The present article seeks to challenge the conventional understanding of the solidification process of CGI by studying the distribution of carbon in γ during the material’s solidification. A cast iron was allowed to solidify to a certain extent at moderate cooling conditions, after which it was quenched in water, such as to preserve the distribution of carbon down to room temperature. The distribution of carbon was then studied over a cross section of the material using electron probe microanalysis. The migration of carbon during the quenching process is estimated using numerical and analytical methods to evaluate how well the distribution of carbon was preserved through the quenching process.

Experimental

Cylindrical samples of 400 g were machined from a ductile iron of composition according to Table 1. These samples were placed in Ø40-mm alumina crucibles and subsequently remelted and solidified in a laboratory furnace under argon atmosphere as has been described in detail in earlier work.17,18 During the remelting procedure, the melt was held for 60 min at around 1450 °C. After the holding time, the furnace was turned off and the sample inside began to cool and eventually solidify. Due to fading of the melt treatment during the remelting procedure, the material solidifies as a CGI.

Table 1 Chemical Composition in Weight Percent Measured Using Optical Emission Spectroscopy. CE = C+(Si + P)/3

In a preliminary set of experiments, cooling curves were recorded using S-type thermocouples protected with quartz glass tubes. The hot junctions of the thermocouples were positioned at a height of 20 mm over the bottom of the crucibles corresponding to roughly half the height of the liquid metal, one near the center line of the cylinder and one resting against the crucible wall. The temperature recordings shown in Figure 1 indicated that cooling conditions were such that the solidification time was around 10 min.

Figure 1
figure1

Cooling curves recorded during preliminary experiments. Solid curves were measured near the center of the casting. Dashed curves were measured near the surface. Circles and crosses denoted (a) and (c) indicate the time by which specimens were quenched during later experiments.

After the preliminary experiments, the remelting procedure was repeated with new SGI samples machined from the same casting, this time without the presence of thermocouples. Instead, the stable eutectic solidification was interrupted by quenching the solidifying material in water, forcing residual liquid to solidify as the metastable γ-cementite eutectic in the form of a fine microstructure called ledeburite. The quenching was performed by removing the bottom lid from the furnace, allowing the alumina crucible along with its content to drop into a large bath of water, agitated by a strong water pump.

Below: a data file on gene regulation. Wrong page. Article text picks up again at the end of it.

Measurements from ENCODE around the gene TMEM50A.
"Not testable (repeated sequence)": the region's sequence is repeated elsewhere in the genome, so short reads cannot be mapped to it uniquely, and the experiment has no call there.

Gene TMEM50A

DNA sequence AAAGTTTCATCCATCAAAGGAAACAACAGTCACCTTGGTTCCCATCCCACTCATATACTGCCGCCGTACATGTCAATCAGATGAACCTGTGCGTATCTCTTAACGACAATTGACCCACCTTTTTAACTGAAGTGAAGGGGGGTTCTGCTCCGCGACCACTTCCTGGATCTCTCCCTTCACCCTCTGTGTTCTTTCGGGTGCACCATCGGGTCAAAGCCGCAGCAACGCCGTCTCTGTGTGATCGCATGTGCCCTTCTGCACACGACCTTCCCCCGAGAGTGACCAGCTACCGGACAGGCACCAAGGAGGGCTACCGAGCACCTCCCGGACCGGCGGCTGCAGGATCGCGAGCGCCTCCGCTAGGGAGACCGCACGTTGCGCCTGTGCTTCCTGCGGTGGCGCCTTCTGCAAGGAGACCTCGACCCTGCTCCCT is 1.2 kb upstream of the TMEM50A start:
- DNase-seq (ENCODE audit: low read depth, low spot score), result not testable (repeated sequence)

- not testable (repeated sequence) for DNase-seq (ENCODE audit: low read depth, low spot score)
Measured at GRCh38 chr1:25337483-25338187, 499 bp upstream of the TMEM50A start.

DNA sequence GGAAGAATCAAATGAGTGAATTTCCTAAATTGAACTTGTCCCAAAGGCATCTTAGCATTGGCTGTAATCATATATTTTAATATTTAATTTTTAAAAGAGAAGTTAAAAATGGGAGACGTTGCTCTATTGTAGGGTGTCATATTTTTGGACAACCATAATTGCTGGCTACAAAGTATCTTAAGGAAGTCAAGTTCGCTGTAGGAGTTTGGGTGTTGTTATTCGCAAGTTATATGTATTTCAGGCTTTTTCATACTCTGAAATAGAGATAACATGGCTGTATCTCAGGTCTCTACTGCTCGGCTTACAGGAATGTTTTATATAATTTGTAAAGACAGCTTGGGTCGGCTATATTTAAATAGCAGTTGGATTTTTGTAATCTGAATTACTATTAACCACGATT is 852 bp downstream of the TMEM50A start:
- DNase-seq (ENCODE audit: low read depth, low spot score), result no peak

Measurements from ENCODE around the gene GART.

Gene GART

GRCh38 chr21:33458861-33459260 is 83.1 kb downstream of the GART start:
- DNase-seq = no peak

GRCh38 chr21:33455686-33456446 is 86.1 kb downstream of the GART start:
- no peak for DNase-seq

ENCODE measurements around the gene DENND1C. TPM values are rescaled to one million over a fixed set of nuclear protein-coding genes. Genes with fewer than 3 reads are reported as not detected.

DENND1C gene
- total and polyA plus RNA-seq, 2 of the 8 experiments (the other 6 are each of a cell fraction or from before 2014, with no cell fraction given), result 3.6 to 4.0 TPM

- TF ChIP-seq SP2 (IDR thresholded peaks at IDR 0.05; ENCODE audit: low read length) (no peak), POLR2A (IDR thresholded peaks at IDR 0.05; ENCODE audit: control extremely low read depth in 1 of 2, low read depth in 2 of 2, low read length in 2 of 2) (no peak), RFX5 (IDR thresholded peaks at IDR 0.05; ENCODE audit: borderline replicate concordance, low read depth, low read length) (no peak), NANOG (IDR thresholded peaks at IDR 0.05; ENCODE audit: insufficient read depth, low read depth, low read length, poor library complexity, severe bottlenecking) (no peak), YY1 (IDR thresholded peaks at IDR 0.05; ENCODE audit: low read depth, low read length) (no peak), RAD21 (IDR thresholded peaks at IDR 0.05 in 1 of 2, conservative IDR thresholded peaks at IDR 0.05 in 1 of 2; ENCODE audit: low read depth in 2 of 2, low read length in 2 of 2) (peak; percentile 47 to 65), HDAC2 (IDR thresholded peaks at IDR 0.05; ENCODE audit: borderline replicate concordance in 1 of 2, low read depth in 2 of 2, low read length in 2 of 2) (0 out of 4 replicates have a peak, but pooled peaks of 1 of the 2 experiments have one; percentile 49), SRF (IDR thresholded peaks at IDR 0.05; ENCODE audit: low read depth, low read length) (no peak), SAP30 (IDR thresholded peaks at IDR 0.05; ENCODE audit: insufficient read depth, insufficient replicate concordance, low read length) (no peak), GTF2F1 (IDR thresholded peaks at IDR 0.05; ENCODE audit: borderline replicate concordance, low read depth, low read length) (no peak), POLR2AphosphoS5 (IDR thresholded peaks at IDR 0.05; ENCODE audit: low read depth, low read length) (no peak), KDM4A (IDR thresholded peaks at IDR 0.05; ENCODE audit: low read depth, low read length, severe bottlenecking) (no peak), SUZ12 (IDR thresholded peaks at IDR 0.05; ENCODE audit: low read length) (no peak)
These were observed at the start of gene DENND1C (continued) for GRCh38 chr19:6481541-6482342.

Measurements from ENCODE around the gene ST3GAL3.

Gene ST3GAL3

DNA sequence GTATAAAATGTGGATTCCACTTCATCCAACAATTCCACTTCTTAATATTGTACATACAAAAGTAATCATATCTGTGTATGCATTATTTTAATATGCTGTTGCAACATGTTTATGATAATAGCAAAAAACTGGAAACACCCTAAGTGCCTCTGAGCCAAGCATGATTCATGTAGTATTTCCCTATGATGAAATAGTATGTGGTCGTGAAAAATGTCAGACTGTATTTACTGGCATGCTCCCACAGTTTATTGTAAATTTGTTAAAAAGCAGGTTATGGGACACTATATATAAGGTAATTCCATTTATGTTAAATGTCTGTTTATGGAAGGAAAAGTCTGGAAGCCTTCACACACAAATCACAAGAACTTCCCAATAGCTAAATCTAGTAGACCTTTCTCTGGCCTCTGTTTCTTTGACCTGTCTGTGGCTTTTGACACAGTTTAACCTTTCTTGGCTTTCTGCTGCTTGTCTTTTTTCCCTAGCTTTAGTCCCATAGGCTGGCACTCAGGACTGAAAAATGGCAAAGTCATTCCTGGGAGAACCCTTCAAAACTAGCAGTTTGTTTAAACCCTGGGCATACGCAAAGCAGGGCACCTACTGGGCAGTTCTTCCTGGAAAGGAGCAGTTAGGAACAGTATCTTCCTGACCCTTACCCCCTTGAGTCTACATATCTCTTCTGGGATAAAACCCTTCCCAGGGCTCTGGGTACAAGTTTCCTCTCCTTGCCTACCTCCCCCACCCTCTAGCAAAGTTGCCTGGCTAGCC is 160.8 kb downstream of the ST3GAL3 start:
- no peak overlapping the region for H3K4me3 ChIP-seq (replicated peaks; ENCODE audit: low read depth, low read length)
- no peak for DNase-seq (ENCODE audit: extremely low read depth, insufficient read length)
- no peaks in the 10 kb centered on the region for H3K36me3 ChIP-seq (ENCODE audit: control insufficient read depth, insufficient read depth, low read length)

After the quenching, the cylinders were cut in half using wet abrasive cutting, exposing a circular cross section of the material. The bottom half was hot mounted, ground and polished. Grinding was performed by hand using silica paper on a rotating disk down to a grit of 2000 FEPA-P. The polishing was performed in an automated device, first on a satin woven cloth using a 3-μm diamond suspension, followed by polishing on napped cloth using a 1-μm diamond suspension. A brief third polishing step on napped cloth and 1-μm diamond suspension at low pressure was applied to achieve a slight etching effect to facilitate differentiation of phases during light microscopy.19

On each cross section, two 600 × 600 μm regions were selected for investigation using EPMA, one near the edge and another near the center of the cross section, both containing spheroidal and CG. The regions were marked using Vickers hardness indentations in an L-shaped pattern which could be easily distinguished from the surrounding structure. A final polishing step was applied to remove the lightly etched layer of the structure. The mounting was then removed, and the specimens were cleaned thoroughly in ultrasonic baths of gasoline, ethanol, acetone and finally distilled water to remove residual hydrocarbons from the polished surface.

To investigate the composition over the selected regions of the cross section, a modified ARL-SEMQ microprobe was used. The instrument has been extensively modified for specialization in rapid quantitative mapping of chemical composition over large regions.20 The probe operates at an acceleration voltage of 25 kV and a sample current of 6 μA. Quantitative measurement of the concentration of six elements is achieved using six wavelength-dispersive spectrometers (WDS).